0
Research Papers: Offshore Geotechnics

Seabed Interaction Modeling Effects on the Global Response of Catenary Pipeline: A Case Study

[+] Author and Article Information
Hany Elosta

Technip Norge AS,
P.O. Box 603 Kjørboveien 14 & 16,
Sandvika, NO-1303, Norway

Shan Huang, Atilla Incecik

University of Strathclyde,
100 Montrose Street,
Glasgow, G4 0LZ, United Kingdom

Contributed by the Ocean, Offshore, and Arctic Engineering Division of ASME for publication in the JOURNAL OF OFFSHORE MECHANICS AND ARCTIC ENGINEERING. Manuscript received June 18, 2013; final manuscript received March 9, 2014; published online April 15, 2014. Assoc. Editor: Dong S. Jeng.

J. Offshore Mech. Arct. Eng 136(3), 032001 (Apr 15, 2014) (8 pages) Paper No: OMAE-13-1058; doi: 10.1115/1.4027177 History: Received June 18, 2013; Revised March 09, 2014

A steel catenary riser (SCR) attached to a floating platform at its upper end encounters oscillations in and near its touchdown zone (TDZ), which results in interaction with the seabed. Field observations and design analysis of SCRs show that the highest stress and greatest fatigue damage occurred near the touchdown point where the SCR first touches the seabed soil. The challenges regarding the fatigue damage assessment of an SCR in the TDZ are primarily because of the nonlinear behavior of SCR–seabed interaction and considerable uncertainty in seabed interaction modeling and geotechnical parameters. Analysis techniques have been developed in the two main areas: SCR–seabed interaction modeling and the influence of the uncertainty in the geotechnical parameters on the dynamic response and fatigue performance of SCRs in the TDZ. Initially, this study discusses the significance of SCR–seabed interaction on the response of an SCR for deepwater applications when subjected to random waves on soft clay using the commercial code OrcaFlex for nonlinear time domain simulation. In the next step, this study investigates the sensitivity of fatigue performance to geotechnical parameters through a parametric study. It is proven that employing the improved lateral SCR–seabed interaction model with accurate prediction of soil stiffness and riser penetration with cyclic loading enables us to obtain dynamic global riser performance in the TDZ with better accuracy. The fatigue analyses results prove that the confounding results indicated by the previous research studies on the SCR in the TDZ are due to different geotechnical parameters imposed with the seabed interaction model. The main benefit of employing nonlinear seabed approach is to capture the entity of realistic soil interaction behavior in modeling and analysis and to predict the likelihood of the fatigue damage of the SCR with seabed interaction, thereby minimizing the risk of the loss of the containment with the associated environmental impact.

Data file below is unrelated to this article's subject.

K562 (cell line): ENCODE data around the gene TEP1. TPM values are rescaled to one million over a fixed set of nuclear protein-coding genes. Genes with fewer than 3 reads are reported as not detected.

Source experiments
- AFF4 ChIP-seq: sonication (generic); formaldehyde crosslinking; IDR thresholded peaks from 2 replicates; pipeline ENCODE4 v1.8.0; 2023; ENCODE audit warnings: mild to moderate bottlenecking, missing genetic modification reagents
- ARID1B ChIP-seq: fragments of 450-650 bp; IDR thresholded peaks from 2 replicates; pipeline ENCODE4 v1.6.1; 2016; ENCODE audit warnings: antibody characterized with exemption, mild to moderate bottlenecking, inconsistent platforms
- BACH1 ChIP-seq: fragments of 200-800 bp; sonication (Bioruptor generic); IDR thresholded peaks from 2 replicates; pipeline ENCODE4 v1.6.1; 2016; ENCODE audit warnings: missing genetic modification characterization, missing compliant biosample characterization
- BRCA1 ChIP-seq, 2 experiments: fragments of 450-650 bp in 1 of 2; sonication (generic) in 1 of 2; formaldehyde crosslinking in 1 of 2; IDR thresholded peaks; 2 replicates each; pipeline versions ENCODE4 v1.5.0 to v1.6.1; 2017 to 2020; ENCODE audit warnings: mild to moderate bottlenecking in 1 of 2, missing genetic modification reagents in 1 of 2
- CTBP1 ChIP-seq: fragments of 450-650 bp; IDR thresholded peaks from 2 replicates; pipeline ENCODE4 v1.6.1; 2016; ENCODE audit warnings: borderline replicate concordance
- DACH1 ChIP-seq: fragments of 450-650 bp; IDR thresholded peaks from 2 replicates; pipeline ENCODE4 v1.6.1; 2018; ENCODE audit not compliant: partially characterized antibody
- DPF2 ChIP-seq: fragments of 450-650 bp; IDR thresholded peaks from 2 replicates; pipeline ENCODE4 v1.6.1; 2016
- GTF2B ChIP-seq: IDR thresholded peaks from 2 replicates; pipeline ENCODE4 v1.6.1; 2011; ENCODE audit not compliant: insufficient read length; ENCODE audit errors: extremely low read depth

Copyright © 2014 by ASME
Your Session has timed out. Please sign back in to continue.

References

Figures

Grahic Jump Location
Fig. 1

Soil model characteristics for different modes

Grahic Jump Location
Fig. 2

Lateral pipe soil interaction using trilinear model

Grahic Jump Location
Fig. 3

(a) SCR–seabed interaction problem, (b) schematic of TDZ attached with hysteretic nonlinear soil springs, and (c) riser–soil model

Grahic Jump Location
Fig. 4

Dynamic SCR–soil contact resistance in far load case

Grahic Jump Location
Fig. 5

SCR–seabed interaction response in the TDZ at an arc length 1410 m

Grahic Jump Location
Fig. 6

Dynamic SCR lateral oscillation for beam seas in TDZ (3 h simulation)

Grahic Jump Location
Fig. 7

SCR–seabed lateral interaction at an arc length 1225 m

Grahic Jump Location
Fig. 8

Influence of lateral soil models on riser penetration

Grahic Jump Location
Fig. 9

Y–displacement of SCR at the TDP

Grahic Jump Location
Fig. 10

DNV S-N curve in seawater/cathodic protection

Grahic Jump Location
Fig. 11

Fatigue life for SCR in the TDZ for different SCF values

Grahic Jump Location
Fig. 12

Effect of linear soil stiffness on SCR cumulative fatigue damage in the TDZ

Grahic Jump Location
Fig. 13

Normalized maximum stiffness effect on fatigue life in the TDZ at arc length 1217.5 m

Grahic Jump Location
Fig. 14

Normalized maximum stiffness effect on trench deepening in the TDZ

Grahic Jump Location
Fig. 15

Influence of maximum normalized stiffness and soil suction ratio on the predicted fatigue life

Tables

Errata

Discussions

Some tools below are only available to our subscribers or users with an online account.

Related Content

Customize your page view by dragging and repositioning the boxes below.

Related Journal Articles
Related eBook Content
Topic Collections

Sorry! You do not have access to this content. For assistance or to subscribe, please contact us:

  • TELEPHONE: 1-800-843-2763 (Toll-free in the USA)
  • EMAIL: asmedigitalcollection@asme.org
Sign In